© Mac Danzig

One thing that I made a conscious effort to do on this trip was look for new types of composition and focus a little more on abstract views of nature and textures.  Darwin and Alan are masters at this kind of shooting and being around them helped out a lot when it came to opening my mind to some great shots that I would normally walk right by (or over)…    The Canadian Rockies are so beautiful and the landscape so dynamic, that it’s easy to forget to shoot with anything other than your wide-angle lens.   But many times when the light was harsh and the sun was high in the sky, I would put my macro lens on and simply start paying more attention to the ice beneath me.   I’m glad I did.  So many great ice textures and tiny subtle scenes would have been lost if I hadn’t decided to open my mind to different types of composition.

© Mac Danzig

© Mac Danzig

During our last evening at the lodge, we were met with the company of Royce Howland and David Clapp.  They were just beginning their stay at the lodge on a 2-week-long photo expedition of their own.  Both of these guys are great talents and I personally feel they are among the very best landscape photographers out there today.   It was great to have an evening discussing (and sometimes hilariously criticizing the hell out of) the many facets which make up the present-day photography industry.  Clapp has got to be one of the funniest Englishmen I’ve ever met, and that’s saying a lot.  After a few hours of good conversation and red wine, it was time to pack it in, as tomorrow would be our last morning in the area.

© Mac Danzig

Making our way back to Canmore, we stopped at a few different spots including Mistaya Canyon.  While there, I kept my eye for the details working, rather than trying to capture the entire scene.  In the end, I got a few shots I was happy with, using a 10-stop ND filter to slow my shutter speed down to 30 seconds…

© Mac Danzig

This was such an excellent trip, we all agreed to come back sometime in the near future.  I particularly enjoyed the fact that everyone in the group was there to take photos and have a good time, rather than the tourist types who get bored and whine about the cold…  That, and it was insanely beautiful up there.

Here’s a list of links related to this article that you might find interesting:

More of my photos from this Canadian Rockies trip (as I post them)

Darwin Wiggett’s site

Aurum Lodge

6 favorites from each of the tour attendees (including myself)

Royce Howland’s Site

David Clapp’s Blog

Bryan Konietzko’s photos from this trip

Michael Dimartino’s photos from this trip

© Mac Danzig

Thanks for reading and looking…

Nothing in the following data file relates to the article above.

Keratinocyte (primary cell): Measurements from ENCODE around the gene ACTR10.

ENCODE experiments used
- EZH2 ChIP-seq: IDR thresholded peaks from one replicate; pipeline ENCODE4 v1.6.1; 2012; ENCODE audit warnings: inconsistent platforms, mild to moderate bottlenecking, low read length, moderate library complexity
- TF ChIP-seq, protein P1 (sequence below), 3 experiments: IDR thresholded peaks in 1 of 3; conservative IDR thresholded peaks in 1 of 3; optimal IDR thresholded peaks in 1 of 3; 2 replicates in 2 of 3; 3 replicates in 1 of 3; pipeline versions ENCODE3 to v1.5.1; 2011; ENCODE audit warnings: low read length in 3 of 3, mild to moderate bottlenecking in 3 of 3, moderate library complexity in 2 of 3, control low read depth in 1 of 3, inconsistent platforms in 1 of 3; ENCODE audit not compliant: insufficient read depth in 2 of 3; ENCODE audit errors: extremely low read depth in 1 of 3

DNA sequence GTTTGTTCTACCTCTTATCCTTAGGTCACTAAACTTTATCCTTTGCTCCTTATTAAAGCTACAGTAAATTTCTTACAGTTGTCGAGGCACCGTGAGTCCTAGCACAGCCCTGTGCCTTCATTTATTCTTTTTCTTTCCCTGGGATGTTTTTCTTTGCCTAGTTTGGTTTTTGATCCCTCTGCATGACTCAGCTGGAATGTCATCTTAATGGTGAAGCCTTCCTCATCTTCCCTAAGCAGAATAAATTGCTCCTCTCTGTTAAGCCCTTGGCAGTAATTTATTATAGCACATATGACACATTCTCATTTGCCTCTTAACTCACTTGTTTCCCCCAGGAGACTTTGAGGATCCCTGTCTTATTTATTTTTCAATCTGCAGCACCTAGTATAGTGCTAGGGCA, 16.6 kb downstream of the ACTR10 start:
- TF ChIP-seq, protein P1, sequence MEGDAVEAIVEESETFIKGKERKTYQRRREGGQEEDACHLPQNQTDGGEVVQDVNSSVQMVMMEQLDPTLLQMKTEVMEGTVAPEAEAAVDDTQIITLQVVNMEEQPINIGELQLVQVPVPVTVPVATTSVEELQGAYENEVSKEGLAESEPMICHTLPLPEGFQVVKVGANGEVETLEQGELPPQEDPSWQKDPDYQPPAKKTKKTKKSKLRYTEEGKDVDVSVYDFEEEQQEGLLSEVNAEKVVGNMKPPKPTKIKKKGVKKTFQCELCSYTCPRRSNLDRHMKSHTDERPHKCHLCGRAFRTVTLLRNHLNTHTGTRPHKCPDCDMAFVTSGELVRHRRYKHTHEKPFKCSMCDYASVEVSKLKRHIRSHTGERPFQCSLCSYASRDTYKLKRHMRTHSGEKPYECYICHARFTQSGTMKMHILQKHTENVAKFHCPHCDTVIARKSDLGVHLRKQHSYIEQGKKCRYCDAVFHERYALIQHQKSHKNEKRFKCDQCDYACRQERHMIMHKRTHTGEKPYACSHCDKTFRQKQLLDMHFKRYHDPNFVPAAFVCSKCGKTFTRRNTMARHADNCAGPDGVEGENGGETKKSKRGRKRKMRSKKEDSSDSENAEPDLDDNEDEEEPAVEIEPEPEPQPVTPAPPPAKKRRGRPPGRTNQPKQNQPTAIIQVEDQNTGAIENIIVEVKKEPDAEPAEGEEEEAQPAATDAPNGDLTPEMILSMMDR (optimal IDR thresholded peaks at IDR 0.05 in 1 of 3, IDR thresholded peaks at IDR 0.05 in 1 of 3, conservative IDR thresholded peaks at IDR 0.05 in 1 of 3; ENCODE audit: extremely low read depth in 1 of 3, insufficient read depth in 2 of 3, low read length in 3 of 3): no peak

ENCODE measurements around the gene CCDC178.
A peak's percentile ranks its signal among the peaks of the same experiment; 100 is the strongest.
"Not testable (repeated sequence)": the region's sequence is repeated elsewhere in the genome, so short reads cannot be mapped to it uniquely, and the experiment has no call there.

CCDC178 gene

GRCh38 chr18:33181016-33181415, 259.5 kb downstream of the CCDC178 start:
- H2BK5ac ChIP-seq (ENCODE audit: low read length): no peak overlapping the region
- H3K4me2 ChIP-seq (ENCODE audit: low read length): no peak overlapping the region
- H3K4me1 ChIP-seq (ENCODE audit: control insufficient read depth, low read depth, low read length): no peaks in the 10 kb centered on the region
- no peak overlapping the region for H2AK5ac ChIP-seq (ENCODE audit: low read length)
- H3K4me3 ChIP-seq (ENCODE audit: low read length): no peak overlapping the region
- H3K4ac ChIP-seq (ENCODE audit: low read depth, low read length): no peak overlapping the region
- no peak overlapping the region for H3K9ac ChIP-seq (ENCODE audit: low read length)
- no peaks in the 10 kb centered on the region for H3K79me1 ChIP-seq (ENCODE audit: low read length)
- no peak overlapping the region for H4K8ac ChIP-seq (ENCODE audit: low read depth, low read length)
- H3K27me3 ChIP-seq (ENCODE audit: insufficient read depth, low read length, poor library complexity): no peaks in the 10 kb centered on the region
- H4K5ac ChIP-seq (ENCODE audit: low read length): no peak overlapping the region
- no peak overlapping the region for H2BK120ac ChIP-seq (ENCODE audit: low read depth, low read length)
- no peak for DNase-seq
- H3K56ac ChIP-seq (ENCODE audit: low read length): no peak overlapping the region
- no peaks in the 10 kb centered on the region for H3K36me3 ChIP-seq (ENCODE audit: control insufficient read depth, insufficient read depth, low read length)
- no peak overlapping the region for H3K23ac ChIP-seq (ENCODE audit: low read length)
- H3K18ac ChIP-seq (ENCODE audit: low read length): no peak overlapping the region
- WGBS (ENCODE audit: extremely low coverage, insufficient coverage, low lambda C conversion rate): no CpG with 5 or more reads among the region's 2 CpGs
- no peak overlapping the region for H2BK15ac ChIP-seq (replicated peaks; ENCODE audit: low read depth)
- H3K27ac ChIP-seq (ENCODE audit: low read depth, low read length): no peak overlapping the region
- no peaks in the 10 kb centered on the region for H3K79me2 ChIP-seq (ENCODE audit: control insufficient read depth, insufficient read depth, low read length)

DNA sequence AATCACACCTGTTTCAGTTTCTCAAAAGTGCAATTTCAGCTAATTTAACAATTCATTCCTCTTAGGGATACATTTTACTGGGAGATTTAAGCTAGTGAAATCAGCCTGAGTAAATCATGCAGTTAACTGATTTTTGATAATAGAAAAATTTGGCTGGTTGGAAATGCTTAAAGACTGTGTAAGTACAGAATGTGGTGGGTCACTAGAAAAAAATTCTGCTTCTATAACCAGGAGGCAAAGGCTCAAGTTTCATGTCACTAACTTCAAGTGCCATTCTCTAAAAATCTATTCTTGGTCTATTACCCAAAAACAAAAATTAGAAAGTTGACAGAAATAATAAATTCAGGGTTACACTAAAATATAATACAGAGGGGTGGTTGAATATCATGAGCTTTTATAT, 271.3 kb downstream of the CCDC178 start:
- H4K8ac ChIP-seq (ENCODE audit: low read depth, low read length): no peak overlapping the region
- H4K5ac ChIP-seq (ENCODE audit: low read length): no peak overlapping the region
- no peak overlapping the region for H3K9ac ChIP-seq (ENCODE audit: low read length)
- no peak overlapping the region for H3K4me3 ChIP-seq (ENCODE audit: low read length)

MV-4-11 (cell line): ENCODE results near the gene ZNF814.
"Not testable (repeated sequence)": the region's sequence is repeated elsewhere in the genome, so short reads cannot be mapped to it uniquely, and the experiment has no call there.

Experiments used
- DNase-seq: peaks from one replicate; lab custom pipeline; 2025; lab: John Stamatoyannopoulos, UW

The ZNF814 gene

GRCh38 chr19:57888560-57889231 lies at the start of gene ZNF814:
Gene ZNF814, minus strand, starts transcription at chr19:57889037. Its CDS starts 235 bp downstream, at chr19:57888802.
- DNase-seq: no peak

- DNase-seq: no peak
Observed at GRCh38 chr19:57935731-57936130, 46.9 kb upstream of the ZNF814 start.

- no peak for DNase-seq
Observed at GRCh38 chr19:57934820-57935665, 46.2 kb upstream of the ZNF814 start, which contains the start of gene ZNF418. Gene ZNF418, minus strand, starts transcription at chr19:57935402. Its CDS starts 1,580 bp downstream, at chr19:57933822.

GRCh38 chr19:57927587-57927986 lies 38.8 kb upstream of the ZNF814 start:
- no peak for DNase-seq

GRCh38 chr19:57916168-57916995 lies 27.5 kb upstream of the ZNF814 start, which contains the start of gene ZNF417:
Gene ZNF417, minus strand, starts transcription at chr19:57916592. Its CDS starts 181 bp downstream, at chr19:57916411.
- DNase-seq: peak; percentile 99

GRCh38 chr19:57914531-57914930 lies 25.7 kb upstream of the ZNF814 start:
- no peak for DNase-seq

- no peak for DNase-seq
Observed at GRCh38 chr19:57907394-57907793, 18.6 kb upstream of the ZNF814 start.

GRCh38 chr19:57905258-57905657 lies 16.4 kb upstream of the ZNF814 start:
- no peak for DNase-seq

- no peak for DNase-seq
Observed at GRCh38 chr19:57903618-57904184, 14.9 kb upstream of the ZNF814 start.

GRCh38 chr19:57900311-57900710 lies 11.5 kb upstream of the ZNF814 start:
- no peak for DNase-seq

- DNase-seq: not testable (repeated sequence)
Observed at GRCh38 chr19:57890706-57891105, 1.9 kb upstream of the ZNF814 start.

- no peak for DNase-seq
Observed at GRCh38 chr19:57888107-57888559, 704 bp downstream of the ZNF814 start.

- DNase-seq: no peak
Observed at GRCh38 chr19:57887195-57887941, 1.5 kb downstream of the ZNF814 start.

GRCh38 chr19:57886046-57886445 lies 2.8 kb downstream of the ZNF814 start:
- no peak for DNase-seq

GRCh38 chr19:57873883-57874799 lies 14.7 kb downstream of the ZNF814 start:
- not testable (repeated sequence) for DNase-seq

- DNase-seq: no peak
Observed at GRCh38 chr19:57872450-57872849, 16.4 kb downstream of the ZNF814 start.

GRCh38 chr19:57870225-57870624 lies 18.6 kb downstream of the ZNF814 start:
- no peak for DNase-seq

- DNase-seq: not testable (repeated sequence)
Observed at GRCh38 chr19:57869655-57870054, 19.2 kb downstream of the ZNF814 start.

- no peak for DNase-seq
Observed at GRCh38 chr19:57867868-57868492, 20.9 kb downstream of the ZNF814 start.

Zeiss 21mm Distagon ZE Review

Posted in Equipment Reviews with tags , , , , , , , , on February 4, 2010 by macdanzig

A detailed look at the Zeiss Distagon 21mm f/2.8 ZE lens

Well, it’s been a while since my review of the Zeiss 18mm ZE and since then, the good people at Zeiss Micro imaging graciously let me have a good, long-term extensive loan of the 21mm lens in EOS mount.

I will start out by cutting to the chase:  This is a brilliant piece of optical equipment.  It is capable of producing excellent images with today’s cameras under all sorts of different conditions and I do recommend it.   However, the $1700 price tag is steep, and with the versatile bargain-ish lenses out there today like Canon’s 17-40L producing pretty good results, we all want to know how this legendary 21mm lens stacks up…  People expect a lot out of Zeiss products, and they should.  Hopefully the following review can help you decide if this lens is for you.

When I reviewed the Zeiss 18mm, many people ended up pointing out the fact that the 21mm is Zeiss’ best ultra-wide lens and that if you truly wanted to give the 17mm TS-E a run for it’s money in the optics department, you’d have to use it, not the 18mm.   So, this ended up being a great opportunity for me to test the best against the best.   I personally like to be able to make extremely large prints of my landscape photos and although today’s DSLR sensors help me achieve that, the UWA lens lineup (especially for Canon) has been lacking in quality when the pixels are really pushed to the limit…   The TS-E 17mm has proved to be a real champion, but filters (even hand-held GNDs) are an impossibility, as I’ll show later in this review, and although it does a great job at reducing flare, that gigantic front bulb catches stray light from all angles.  Is there an alternative?